The return of society
12/06/2012 § 1 Comment
One of the cornerstones of psychoanalysis — and it extends into social theory based on psychoanalytical theory — is the return of the repressed. That which is repressed doesn’t go away. It reappears in some other form, such as the famous ‘Freudian slip’.
It used to be we had something called ‘society’. There were arguments about its role and importance, memorably set to music in ‘Gee, Officer Krupke’ from West Side Story. Even as late as 1975, Dr Scott’s line in The Rocky Horror Picture Show (all hail Richard O’Brien) still made sense: ‘Society must be protected!’
Things changed. Thatcher could claim, with a straight face, ‘There is no such thing as society.’ There were individuals, and families, and neighbours — but there was no society. There is truly nothing like a Dame.
The problem, of course, was that saying it doesn’t make it so. This attempt to repress the idea of society didn’t make it go away.
We are now seeing the resurgence of the idea that we are connected to each other. We are taking to heart the idea that what I do affects you and what you do affects me. However, this return of the repressed fits the new ethos of individuality. Instead of ‘society’, we have ‘externalities’. ‘Society’ contains an idea of connection. Even when society is in strife and riven by internal factions, it is still a collective noun. ‘Externality’ is combative, each individual for the self. It tallies and totes up.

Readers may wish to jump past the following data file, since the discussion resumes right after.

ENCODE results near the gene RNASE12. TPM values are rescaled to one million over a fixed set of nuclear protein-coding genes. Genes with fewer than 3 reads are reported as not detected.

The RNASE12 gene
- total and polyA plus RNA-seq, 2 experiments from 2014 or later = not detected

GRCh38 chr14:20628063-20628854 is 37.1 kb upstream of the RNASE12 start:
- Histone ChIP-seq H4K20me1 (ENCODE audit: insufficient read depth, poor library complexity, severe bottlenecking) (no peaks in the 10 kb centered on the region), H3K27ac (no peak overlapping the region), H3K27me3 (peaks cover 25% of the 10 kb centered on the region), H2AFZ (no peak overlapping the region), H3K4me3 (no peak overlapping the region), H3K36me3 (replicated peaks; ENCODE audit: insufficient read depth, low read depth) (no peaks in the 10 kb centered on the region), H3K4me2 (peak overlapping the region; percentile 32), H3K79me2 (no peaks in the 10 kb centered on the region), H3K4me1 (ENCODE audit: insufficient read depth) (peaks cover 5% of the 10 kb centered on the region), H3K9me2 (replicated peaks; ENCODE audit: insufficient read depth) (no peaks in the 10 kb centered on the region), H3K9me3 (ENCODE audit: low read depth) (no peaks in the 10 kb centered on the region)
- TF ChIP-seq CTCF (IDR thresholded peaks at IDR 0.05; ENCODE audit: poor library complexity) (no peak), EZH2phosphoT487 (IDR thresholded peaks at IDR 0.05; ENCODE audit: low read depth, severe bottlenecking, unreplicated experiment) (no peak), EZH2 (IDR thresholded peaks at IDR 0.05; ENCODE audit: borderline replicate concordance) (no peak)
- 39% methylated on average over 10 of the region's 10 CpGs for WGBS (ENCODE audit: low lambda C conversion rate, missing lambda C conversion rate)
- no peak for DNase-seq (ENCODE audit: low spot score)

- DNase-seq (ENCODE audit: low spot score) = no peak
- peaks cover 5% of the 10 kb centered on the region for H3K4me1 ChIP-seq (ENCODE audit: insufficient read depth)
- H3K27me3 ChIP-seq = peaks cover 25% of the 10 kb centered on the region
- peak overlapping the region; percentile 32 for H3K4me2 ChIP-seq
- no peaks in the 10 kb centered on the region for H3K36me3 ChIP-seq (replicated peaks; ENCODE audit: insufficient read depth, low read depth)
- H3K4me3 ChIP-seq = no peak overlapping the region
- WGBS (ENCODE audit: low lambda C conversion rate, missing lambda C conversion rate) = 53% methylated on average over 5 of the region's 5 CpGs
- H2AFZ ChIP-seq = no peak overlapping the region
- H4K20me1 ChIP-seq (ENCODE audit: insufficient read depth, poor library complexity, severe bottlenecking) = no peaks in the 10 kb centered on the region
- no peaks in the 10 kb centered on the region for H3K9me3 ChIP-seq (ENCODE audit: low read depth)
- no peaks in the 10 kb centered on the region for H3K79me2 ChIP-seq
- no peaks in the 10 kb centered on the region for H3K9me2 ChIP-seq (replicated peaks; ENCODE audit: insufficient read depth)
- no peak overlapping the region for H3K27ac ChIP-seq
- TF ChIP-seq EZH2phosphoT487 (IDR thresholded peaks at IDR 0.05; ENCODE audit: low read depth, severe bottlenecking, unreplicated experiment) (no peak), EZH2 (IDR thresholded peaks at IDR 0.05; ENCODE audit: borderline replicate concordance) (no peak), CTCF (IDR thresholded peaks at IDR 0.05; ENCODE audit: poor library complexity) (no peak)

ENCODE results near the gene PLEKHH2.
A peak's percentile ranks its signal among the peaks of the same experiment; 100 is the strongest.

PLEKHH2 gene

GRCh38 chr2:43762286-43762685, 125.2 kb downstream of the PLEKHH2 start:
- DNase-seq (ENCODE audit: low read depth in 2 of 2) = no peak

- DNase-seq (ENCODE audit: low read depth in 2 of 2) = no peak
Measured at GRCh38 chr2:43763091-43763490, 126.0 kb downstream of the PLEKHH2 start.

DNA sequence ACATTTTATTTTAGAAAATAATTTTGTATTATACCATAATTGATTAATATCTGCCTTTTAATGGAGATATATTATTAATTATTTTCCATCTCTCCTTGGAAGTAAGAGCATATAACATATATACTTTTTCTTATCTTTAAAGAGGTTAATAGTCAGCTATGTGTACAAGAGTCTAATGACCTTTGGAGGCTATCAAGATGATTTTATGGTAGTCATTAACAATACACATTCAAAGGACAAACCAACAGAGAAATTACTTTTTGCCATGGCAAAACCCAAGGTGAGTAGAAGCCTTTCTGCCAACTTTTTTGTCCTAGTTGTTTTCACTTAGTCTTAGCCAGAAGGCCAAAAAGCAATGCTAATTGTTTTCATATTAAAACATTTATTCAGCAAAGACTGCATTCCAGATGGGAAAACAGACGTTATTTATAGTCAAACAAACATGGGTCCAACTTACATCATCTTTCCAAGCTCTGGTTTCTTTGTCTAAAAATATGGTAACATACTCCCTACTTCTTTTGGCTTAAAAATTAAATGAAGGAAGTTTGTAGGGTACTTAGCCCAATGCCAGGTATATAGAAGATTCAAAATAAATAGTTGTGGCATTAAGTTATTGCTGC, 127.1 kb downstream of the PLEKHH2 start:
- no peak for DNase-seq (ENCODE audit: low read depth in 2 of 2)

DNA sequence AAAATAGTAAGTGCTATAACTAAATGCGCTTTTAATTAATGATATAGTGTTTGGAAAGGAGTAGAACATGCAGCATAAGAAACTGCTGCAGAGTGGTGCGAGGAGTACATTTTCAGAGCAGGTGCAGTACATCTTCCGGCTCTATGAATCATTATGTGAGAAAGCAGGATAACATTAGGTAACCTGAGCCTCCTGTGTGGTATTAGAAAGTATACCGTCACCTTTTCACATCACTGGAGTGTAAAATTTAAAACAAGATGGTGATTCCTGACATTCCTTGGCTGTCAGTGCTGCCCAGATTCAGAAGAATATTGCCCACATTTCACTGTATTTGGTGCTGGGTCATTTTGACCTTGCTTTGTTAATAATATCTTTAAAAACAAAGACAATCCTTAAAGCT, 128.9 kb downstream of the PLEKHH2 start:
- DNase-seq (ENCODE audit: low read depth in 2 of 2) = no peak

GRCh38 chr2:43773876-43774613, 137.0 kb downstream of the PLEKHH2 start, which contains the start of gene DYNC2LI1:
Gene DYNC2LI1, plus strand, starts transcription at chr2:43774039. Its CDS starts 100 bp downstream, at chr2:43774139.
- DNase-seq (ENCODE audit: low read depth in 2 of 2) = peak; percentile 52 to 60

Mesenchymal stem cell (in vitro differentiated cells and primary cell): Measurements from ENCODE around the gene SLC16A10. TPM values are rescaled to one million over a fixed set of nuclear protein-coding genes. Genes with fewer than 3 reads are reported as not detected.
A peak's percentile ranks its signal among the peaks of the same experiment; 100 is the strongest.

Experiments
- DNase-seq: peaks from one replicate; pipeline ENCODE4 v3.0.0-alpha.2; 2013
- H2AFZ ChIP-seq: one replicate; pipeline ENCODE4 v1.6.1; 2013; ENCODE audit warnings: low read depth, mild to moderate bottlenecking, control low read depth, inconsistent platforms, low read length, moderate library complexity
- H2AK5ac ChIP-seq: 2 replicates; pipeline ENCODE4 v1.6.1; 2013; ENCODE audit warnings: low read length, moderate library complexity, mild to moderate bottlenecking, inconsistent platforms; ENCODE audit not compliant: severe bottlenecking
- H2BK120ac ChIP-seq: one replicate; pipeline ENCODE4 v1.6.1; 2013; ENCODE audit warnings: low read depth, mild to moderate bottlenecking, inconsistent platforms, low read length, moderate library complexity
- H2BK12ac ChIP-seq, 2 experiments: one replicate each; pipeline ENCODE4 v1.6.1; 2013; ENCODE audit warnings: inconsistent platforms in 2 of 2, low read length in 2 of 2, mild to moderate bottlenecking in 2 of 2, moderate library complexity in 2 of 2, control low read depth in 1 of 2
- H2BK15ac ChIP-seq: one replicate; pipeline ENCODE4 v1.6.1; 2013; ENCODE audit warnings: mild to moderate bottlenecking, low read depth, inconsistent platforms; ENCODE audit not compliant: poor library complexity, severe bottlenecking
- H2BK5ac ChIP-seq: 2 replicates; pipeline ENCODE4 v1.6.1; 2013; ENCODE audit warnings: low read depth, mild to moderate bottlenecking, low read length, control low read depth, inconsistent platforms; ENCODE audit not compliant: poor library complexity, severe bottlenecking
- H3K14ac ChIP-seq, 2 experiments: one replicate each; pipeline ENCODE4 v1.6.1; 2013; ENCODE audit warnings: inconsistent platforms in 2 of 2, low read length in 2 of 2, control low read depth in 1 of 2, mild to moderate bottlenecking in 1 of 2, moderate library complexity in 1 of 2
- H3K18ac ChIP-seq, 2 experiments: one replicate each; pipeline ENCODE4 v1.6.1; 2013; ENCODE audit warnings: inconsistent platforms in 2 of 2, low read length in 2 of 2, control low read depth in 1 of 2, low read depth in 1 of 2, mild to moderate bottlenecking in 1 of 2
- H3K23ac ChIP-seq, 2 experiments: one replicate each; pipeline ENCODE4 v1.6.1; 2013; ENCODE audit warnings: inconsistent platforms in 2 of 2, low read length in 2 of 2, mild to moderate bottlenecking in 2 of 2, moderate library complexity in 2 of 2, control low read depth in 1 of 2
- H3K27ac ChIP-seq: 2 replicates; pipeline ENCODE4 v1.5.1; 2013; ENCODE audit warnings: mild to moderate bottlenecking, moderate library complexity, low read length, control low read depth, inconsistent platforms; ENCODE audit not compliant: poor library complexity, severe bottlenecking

The debate over raising the superannuation age in New Zealand is formulated as the burden that retirees are imposing on the rest of us. The fight over other people’s diets — their fat and sugar intake — is couched in terms of how much it will cost taxpayers. Stricter smoking and alcohol laws are defended because of the costs we all bear for these vices.
So what has really changed? We still recognise that ‘No man is an island,/Entire of itself./Each is a piece of the continent,/A part of the main.’ We are just recognising it differently. Now, we are simply trying to keep everyone else off our lawns.